Advantages of an electronic drum kit over the standard Rock Band drums


This is part 1 of the Using an electronic drum kit with Rock Band FAQ.

An electronic drum kit has several major advantages over a standard Rock Band drum kit.  This shouldn't be surprising…after all, a drum kit made for seriously playing music costs several hundred dollars…on the low end!  In this case, you do get what you pay for…and what you get is listed point by point below.


1. Quieter play. The plastic pads of the standard Rock Band drum kit are jarringly loud and somewhat unpleasant to strike.  They make exactly the type of sound you would expect to hear from hitting a large piece of plastic.  The shock from hitting hard plastic pads also transfers back to your hands through the drum sticks, which can make extended play painful after an hour or so.  It literally feels like carpal tunnel syndrome if you have sensitive hands.

See and skip to 1:22 for an example of the sound made by the Rock Band drum kit when you hit it.

An electronic drum set will either make a lower rubbery thump sound or a quieter trampoliney type of sound, depending on the type of drum pads you get.  Both are vastly superior to the clacking noises produced by the Rock Band drum kit.

2. Authentic and durable kick pedal performance. The kick pedal included with Rock Band is prone to breaking and behaves significantly differently from a real kick pedal.

Real kick pedals are using the pedal to lever a beater over into a bass drum.  The Rock Band pedal, on the other hand, just has a spring in it.  This means the resistance on the pedal increases significantly as you press it down.  Pressing this repeatedly can grow tiring, especially if you use a heel down technique where you keep your foot flat against the pedal.

Second, the Rock Band pedal triggers in mid throw.  Obviously, a real bass drum "triggers" when the beater hits the drum and your foot stops as a result.  So playing on the Rock Band pedal is basically training you incorrectly in this respect.

Third, real kick pedals are made of metal and simply aren't going to break.  The Rock Band 1 pedal is made of plastic and has no support in the toe area of the pedal, meaning that part of the pedal is likely to snap off over time if you give it a good pounding.

See the following video for an example – "Rock Band Kick Pedal Breaks mid song".

3. Greatly superior durability. The Rock Band drum kit is less prone to breaking than the pedal itself, but can and does wear out or break over time if you are hard on the kit.  The plastic pads can cave in or the sensors can become unresponsive for a number of reasons.  Some of the top players have gone through at least 8 kits via warranty replacement and counting.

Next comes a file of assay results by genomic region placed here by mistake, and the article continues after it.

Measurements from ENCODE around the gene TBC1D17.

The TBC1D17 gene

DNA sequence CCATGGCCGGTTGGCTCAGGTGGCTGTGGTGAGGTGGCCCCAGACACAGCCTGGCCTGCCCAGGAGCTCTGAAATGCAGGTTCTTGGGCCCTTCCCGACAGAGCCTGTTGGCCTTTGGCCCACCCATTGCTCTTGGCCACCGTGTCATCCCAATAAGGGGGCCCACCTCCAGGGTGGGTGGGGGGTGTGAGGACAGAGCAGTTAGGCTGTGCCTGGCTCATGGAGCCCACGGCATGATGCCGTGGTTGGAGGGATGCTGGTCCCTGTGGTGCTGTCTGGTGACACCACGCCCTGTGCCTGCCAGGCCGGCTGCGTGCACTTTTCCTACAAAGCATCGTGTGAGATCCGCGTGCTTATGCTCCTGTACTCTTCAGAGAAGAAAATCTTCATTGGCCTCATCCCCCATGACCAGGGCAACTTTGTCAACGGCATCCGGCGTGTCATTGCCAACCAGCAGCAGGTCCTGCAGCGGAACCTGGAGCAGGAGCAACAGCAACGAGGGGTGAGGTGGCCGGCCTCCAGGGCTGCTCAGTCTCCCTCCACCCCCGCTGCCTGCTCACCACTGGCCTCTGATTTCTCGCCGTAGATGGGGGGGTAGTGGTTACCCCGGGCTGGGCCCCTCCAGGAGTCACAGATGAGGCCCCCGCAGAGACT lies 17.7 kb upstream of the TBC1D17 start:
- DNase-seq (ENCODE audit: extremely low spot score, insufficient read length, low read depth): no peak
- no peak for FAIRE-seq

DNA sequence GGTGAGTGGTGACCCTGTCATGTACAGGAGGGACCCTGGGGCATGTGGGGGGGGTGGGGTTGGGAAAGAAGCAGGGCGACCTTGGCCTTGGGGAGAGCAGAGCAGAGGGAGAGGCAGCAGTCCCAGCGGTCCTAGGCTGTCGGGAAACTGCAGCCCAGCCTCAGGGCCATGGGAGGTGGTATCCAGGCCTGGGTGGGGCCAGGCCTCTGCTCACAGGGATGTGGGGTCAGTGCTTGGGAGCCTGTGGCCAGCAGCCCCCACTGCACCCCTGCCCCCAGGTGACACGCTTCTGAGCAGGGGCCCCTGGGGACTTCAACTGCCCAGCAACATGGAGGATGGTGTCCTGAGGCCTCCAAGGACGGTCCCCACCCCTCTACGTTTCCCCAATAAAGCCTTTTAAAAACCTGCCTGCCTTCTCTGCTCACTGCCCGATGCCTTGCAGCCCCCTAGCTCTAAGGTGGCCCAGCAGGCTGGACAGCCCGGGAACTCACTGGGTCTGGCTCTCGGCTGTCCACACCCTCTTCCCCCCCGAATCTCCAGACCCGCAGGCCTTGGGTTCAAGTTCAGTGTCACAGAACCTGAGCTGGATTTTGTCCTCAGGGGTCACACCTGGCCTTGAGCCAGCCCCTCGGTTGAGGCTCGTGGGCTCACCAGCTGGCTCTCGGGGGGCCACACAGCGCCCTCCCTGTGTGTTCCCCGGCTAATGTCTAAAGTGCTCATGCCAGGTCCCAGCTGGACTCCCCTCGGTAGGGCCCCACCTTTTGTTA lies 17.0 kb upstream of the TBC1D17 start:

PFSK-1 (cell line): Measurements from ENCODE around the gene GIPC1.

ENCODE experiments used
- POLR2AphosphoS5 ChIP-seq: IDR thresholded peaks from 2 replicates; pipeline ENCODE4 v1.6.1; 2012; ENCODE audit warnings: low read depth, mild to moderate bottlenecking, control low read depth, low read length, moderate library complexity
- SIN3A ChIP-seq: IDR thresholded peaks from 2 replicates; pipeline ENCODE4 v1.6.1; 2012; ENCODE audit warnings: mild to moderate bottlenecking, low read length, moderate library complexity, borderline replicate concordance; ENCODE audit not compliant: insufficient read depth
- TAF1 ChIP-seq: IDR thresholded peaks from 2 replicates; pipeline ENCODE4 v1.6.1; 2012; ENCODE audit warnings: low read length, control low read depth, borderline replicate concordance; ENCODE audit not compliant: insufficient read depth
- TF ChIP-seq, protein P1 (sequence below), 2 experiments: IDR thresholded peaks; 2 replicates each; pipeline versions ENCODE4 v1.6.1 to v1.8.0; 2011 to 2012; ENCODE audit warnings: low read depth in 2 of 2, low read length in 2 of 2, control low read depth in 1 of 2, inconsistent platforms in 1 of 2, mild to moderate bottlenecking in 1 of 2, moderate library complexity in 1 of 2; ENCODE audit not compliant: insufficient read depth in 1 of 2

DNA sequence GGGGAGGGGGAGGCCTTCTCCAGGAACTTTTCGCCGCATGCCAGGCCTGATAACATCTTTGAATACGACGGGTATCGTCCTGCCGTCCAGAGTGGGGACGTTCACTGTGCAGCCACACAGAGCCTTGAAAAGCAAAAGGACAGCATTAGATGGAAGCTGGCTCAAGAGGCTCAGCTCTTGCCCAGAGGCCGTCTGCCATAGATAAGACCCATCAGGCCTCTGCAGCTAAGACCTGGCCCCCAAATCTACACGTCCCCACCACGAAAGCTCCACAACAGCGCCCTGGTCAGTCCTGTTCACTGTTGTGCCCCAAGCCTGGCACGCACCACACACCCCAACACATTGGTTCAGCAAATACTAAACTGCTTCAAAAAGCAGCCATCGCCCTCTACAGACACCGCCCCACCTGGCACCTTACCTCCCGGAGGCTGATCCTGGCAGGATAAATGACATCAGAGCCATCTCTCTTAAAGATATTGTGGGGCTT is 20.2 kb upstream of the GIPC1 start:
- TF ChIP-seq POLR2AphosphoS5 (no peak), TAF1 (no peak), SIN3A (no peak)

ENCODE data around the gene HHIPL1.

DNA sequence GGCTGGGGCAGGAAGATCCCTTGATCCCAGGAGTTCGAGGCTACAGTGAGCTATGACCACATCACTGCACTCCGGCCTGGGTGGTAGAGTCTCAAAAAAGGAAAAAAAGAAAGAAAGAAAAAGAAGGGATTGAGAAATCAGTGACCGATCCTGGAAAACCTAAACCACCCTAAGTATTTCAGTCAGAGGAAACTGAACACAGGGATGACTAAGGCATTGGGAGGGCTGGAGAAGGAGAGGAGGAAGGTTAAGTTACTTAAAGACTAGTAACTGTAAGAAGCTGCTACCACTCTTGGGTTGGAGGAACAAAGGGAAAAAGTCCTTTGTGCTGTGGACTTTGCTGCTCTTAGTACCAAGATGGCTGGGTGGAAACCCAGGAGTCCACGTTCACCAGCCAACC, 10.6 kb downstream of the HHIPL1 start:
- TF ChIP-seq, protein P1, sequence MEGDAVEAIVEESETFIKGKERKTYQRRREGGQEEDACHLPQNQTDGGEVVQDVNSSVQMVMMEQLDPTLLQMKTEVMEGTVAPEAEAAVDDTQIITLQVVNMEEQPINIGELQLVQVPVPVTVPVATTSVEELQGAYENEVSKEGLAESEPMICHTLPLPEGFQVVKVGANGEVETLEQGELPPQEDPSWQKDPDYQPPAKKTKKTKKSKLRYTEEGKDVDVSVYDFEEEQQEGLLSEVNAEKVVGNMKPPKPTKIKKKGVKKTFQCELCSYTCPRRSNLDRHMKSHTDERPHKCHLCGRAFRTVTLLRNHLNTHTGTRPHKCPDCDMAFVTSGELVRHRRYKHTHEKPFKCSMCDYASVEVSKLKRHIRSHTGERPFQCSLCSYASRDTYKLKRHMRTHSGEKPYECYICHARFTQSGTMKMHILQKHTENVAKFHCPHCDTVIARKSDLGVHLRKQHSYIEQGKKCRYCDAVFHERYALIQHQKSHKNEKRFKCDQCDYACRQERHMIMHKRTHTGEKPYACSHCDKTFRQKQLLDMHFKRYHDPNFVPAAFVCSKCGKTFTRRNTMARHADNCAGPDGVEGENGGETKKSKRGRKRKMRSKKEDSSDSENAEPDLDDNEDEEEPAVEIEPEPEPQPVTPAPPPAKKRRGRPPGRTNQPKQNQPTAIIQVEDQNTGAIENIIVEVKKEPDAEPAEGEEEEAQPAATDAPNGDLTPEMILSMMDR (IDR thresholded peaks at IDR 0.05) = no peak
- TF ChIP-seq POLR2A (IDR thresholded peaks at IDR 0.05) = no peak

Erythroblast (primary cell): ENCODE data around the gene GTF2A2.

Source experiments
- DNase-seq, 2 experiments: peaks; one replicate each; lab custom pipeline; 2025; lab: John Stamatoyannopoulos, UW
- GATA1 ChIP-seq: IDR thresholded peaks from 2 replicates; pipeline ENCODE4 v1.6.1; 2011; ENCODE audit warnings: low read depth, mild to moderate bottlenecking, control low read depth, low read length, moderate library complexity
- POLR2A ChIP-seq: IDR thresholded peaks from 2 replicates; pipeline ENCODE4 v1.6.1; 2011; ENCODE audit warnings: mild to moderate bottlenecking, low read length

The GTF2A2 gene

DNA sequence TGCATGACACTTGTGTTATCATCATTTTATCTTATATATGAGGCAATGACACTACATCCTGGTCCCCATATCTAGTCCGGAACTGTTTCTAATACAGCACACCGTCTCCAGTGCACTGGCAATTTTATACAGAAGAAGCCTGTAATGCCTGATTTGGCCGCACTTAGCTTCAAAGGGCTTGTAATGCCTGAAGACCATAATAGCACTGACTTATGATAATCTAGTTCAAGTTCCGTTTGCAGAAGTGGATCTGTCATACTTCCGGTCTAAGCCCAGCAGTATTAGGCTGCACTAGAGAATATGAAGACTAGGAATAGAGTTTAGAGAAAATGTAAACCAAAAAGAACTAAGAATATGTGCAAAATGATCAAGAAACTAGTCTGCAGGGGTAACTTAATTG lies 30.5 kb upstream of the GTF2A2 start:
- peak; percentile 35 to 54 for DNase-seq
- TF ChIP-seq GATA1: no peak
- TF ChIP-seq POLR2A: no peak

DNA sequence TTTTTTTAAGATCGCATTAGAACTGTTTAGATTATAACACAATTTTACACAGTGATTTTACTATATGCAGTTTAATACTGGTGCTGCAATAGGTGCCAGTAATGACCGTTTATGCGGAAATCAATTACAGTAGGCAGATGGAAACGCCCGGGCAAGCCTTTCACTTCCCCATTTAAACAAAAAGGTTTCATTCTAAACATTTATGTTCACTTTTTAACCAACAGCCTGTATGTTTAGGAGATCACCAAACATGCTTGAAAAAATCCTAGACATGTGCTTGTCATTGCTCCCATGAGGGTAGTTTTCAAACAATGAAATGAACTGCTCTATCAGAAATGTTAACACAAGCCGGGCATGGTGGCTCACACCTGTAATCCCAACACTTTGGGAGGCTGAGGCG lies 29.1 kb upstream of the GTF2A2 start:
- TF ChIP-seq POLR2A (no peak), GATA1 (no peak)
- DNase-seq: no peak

An electronic drum kit, on the other hand, is designed to take a pounding.  You can give the pads a good beating and not worry about it.  They've been designed to take hard hits.

4. Reliable hit detection.  The Rock Band drum kit itself simply drops hits.  Especially quick hits.  A defective hit makes playing songs with rolls impossible because the controller itself may end up dropping a good percentage of your hits and cause you to fail.  There are all sorts of creative mods that people have tried to implement to get their drums working properly.  Again, if you look at, a modification involving socks wrapped around the pads helps tighten up the sensitivity of the Rock Band drum kit so that it can be used on expert level songs.

Even a basic electronic drum kit isn't going to miss hits.  It's designed for playing real music.

The opposite problem can also occur…cross triggering between pads or erroneous double hits on a single pad are an issue with some Rock Band drum kits.  Electronic drums suffer from this problem less, and actually feature settings in the drum brain so that you can adjust the sensitivity of each pad and mask double hits on the same pad.

And…although this doesn't apply to most gamers, if you play Rock Band at a high level, dropped or double hits are a SERIOUS problem.  An electronic drum kit could raise the level of your game significantly and ensure that your scores are all about you and not how lucky you got with the cheap Rock Band drum kit that day.

See the following video for an example of missed hits on a Rock Band drum kit – "Faulty Rock Band drums, READ THE INFO PEOPLE"

5. Adjustable layout. A real drum kit is laid out more comfortably than the Rock Band drum kit.  It's pretty obvious that the Rock Band drum kit is an accessory for playing a game, not an actual product.  You can customize each of the pads on an electronic drum kit to the exact height and tilt that you want, and the stand will naturally surround you as opposed to being this tiny kit that sits in front of you.

Check out this high end setup … it speaks for itself – "Rockband using Roland TD-20 V-Drums".

6. Play real drums. You can play an electronic drum kit outside of Rock Band.  It's a real musical instrument.  No further explanation necessary!


For the sake of completeness, we should also mention these. =)

1. Electronic drums cost more money.  A lot more.  Rock Band drums cost about 50 dollars standalone.  Expect a good low end electronic drum kit setup to cost around 1000 dollars when all is said and done.

2. Electronic drums aren't Rock Band drums.  You may get so used to playing on a nice drum kit that you won't be able to play so well as your friend's house on his standard Rock Band drum kit. Personally speaking, I'm light years beyond where I used to be in terms of raw skill due to enjoying playing on this modification so much.  If I go to a friend's house, I just don't worry about the score.

If, for some reason, you need to compete seriously on a standard Rock Band kit, then you might want to keep one around to practice on.

Hey, life could be worse, right?

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